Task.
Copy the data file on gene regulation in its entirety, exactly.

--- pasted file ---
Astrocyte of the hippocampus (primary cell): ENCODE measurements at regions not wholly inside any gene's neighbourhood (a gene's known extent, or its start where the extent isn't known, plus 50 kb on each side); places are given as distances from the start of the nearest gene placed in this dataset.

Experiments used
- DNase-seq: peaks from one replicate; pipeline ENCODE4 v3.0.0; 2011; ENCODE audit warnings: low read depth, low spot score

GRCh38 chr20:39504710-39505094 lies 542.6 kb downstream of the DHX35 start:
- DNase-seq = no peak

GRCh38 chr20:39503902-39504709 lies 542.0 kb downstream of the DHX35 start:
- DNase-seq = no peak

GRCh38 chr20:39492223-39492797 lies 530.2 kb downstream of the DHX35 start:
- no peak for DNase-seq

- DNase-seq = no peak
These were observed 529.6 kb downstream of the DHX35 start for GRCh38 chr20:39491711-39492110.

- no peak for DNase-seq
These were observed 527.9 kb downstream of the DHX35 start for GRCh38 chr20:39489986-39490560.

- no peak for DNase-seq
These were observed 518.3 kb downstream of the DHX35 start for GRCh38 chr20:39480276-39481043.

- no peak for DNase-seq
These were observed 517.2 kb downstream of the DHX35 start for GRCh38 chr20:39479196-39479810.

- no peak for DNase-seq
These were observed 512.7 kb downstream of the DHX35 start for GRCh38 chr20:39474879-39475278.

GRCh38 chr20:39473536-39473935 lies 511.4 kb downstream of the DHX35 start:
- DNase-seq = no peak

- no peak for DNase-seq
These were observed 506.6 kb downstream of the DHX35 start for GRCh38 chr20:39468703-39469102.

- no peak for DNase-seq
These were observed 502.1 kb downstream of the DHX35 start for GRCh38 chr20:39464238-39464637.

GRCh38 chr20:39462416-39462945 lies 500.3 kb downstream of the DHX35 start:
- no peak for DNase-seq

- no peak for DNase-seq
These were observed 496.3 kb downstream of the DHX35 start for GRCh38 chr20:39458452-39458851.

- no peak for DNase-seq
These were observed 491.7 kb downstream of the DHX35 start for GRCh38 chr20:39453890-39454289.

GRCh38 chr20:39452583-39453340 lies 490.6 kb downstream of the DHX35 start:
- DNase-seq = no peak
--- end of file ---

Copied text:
Astrocyte of the hippocampus (primary cell): ENCODE measurements at regions not wholly inside any gene's neighbourhood (a gene's known extent, or its start where the extent isn't known, plus 50 kb on each side); places are given as distances from the start of the nearest gene placed in this dataset.

Experiments used
- DNase-seq: peaks from one replicate; pipeline ENCODE4 v3.0.0; 2011; ENCODE audit warnings: low read depth, low spot score

GRCh38 chr20:39504710-39505094 lies 542.6 kb downstream of the DHX35 start:
- DNase-seq = no peak

GRCh38 chr20:39503902-39504709 lies 542.0 kb downstream of the DHX35 start:
- DNase-seq = no peak

GRCh38 chr20:39492223-39492797 lies 530.2 kb downstream of the DHX35 start:
- no peak for DNase-seq

- DNase-seq = no peak
These were observed 529.6 kb downstream of the DHX35 start for GRCh38 chr20:39491711-39492110.

- no peak for DNase-seq
These were observed 527.9 kb downstream of the DHX35 start for GRCh38 chr20:39489986-39490560.

- no peak for DNase-seq
These were observed 518.3 kb downstream of the DHX35 start for GRCh38 chr20:39480276-39481043.

- no peak for DNase-seq
These were observed 517.2 kb downstream of the DHX35 start for GRCh38 chr20:39479196-39479810.

- no peak for DNase-seq
These were observed 512.7 kb downstream of the DHX35 start for GRCh38 chr20:39474879-39475278.

GRCh38 chr20:39473536-39473935 lies 511.4 kb downstream of the DHX35 start:
- DNase-seq = no peak

- no peak for DNase-seq
These were observed 506.6 kb downstream of the DHX35 start for GRCh38 chr20:39468703-39469102.

- no peak for DNase-seq
These were observed 502.1 kb downstream of the DHX35 start for GRCh38 chr20:39464238-39464637.

GRCh38 chr20:39462416-39462945 lies 500.3 kb downstream of the DHX35 start:
- no peak for DNase-seq

- no peak for DNase-seq
These were observed 496.3 kb downstream of the DHX35 start for GRCh38 chr20:39458452-39458851.

- no peak for DNase-seq
These were observed 491.7 kb downstream of the DHX35 start for GRCh38 chr20:39453890-39454289.

GRCh38 chr20:39452583-39453340 lies 490.6 kb downstream of the DHX35 start:
- DNase-seq = no peak